NEWS AND COMMENTARY
January 10, 2001
FleetBoston Sells Package of Bad Loans to Patriarch
By Tim Quinson, Bloomberg
Bad Loans Are Bad News for Banks in Slowing Economy ... Weiss comments
BOSTON - FleetBoston Financial Corp., the eighth-largest U.S. bank, sold bad loans for about $1 billion to Patriarch Partners LLC as companies struggle to pay their debts amid a slowing economy.
New York-based Patriarch, founded in April by investors Dennis Dolan and Lynn Tilton, paid $725 million in cash, plus zero-coupon bonds with a face value of $275 million, the Wall Street Journal reported. In return, Patriarch gets loans to U.S. companies with a face value of $1.35 billion.
The transaction shrinks FleetBoston's non-performing loan portfolio by 10%, said James Mahoney, the bank's spokesman, in an interview. The Boston-based company will reduce its loan-loss reserves by $75 million, lowering those reserves to $2.2 billion, he said.
Banks are starting to tell investors that their bad loans are mounting. Bank of America Corp., the country's largest bank, last month reduced its fourth-quarter profit projection, citing a rise in bad loans.
"We can expect a huge increase in bad debts as the U.S. economy goes into recession and banks will report declining profits" said John Aitken, head of banking research at Kelton International in London.
About 20% of the loans sold to Patriarch are non- performing, Mahoney said. The rest are "troubled but accruing," he said.
It's the first time in more than 10 years that a U.S. bank that wasn't being shut or sold has resorted to passing on its bad debt in this way, the Journal reported. Other U.S. banks may follow suit, the paper said, citing people familiar with the situation.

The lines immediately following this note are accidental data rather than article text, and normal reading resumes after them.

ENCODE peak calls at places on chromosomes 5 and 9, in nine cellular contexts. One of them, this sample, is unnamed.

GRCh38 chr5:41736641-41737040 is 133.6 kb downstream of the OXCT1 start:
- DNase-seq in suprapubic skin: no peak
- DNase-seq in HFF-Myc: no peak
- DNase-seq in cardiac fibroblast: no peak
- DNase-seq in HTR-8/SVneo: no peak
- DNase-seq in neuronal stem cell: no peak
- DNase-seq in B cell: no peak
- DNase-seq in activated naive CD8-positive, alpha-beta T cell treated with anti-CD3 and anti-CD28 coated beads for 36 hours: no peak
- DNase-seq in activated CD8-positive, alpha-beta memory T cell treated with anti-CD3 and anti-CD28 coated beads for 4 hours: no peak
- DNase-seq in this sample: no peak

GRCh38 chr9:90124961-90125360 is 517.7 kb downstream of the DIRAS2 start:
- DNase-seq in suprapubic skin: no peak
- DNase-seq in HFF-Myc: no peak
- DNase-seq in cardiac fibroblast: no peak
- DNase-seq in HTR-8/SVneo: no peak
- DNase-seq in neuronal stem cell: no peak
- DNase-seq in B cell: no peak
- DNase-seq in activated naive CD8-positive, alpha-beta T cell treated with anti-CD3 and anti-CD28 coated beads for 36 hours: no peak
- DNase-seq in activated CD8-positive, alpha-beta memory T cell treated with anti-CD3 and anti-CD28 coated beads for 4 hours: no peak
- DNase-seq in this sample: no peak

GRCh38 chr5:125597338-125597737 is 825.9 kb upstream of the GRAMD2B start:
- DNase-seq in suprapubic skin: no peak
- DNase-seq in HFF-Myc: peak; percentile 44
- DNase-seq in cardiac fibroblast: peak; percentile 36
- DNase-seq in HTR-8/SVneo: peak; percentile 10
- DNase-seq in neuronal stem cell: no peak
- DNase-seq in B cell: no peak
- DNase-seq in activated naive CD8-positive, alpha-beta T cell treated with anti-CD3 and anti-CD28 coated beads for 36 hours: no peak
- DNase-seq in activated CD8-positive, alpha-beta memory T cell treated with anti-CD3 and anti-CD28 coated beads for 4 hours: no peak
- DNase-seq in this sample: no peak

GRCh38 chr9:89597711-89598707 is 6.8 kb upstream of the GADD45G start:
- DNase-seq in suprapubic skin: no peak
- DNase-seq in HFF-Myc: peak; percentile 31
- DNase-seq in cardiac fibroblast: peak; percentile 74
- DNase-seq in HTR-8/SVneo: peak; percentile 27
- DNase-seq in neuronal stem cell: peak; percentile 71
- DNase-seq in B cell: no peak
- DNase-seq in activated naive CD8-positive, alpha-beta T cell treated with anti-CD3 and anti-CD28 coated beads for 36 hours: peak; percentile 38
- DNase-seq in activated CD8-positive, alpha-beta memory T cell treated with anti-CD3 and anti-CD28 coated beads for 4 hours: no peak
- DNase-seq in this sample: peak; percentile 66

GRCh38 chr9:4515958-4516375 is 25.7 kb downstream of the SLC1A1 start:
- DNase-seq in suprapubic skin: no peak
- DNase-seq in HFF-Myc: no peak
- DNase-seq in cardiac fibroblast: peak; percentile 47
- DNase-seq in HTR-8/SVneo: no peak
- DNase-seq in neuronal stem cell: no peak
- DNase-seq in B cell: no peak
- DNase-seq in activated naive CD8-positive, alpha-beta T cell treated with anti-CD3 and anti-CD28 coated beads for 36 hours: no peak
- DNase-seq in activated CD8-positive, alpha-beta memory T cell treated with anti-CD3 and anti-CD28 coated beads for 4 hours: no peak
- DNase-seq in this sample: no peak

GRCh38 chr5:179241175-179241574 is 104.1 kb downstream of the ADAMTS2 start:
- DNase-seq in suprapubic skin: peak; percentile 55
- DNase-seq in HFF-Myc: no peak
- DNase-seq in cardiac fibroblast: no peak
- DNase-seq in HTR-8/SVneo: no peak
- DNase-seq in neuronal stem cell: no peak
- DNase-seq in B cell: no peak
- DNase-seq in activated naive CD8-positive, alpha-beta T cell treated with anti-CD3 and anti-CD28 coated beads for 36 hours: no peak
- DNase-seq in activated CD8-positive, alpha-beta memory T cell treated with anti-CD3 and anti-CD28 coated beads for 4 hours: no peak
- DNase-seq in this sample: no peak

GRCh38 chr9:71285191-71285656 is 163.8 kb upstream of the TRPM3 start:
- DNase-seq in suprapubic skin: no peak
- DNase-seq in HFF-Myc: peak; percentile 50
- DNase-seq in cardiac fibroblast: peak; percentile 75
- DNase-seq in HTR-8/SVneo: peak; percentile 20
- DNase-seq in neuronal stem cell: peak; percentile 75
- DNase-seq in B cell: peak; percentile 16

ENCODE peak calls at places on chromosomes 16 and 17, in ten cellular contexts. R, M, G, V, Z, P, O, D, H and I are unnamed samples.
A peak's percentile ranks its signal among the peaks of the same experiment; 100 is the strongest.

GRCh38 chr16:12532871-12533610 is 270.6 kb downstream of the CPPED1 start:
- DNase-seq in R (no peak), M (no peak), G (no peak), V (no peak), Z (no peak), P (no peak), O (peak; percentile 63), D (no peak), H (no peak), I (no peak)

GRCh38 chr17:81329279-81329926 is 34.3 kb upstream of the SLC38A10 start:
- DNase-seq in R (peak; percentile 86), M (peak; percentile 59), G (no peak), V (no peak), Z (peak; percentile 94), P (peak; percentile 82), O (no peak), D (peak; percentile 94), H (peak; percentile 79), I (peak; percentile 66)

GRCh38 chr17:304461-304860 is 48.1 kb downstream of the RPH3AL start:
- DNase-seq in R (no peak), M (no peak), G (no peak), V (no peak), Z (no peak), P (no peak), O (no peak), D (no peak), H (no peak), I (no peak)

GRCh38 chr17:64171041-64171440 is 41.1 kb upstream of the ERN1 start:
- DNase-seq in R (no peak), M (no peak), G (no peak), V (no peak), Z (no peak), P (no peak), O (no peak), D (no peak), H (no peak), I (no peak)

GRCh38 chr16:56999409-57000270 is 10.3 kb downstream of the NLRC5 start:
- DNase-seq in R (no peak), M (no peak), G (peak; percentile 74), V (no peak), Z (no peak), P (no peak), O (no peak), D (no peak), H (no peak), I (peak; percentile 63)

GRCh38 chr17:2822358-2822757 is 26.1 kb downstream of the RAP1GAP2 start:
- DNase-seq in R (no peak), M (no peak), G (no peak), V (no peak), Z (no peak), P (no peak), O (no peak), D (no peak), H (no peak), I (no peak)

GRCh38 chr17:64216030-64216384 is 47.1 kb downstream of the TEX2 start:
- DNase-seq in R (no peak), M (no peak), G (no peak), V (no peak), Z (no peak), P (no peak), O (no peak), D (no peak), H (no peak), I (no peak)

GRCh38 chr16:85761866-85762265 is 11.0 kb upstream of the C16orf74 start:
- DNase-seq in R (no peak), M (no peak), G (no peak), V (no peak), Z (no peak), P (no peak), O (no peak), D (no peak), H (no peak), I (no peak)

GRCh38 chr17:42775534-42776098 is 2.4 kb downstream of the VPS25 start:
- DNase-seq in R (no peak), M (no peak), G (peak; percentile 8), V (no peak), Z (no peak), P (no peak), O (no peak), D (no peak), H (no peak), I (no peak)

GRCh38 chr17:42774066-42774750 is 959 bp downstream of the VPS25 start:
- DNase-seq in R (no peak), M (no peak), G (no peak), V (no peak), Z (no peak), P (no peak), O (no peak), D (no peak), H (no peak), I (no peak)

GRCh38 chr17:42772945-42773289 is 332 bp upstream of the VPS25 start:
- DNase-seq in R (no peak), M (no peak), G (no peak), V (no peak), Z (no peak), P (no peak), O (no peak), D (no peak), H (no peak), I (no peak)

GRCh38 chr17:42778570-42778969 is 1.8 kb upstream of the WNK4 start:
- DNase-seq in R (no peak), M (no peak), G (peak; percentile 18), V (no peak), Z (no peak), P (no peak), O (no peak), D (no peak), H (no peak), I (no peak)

Just two days ago, we told you about the slew of bad loans piling up like corpses at Bank of America's doorstep, and that a number of other banks face the same situation. Today, FleetBoston unloaded over $1 billion in bad loans -- a measure usually reserved for bank bailouts during extreme crises.
FleetBoston's move is evidence of just how dire the situation is. U.S. businesses (excluding banks and other lenders) hold $6.3 trillion in outstanding debt, according to the Fed. And with the economy skidding to a halt, defaults on those loans are skyrocketing.
Banks won't be able to lend any more money because they're too busy cleaning up the mess leftover from the easy credit environment of the last couple of years. And that spells disaster for U.S. businesses and the economy in general.
As lines of credit dry up because of mounting loan defaults, even the largest businesses won't be able to find funding. This will spark a credit panic that could send the economy into a severe recession. Just look at Japan. Eleven years ago, that country ran into the same kind of credit crunch that is currently threatening the U.S. The result was a recession that still hobbles Japan's economy today.
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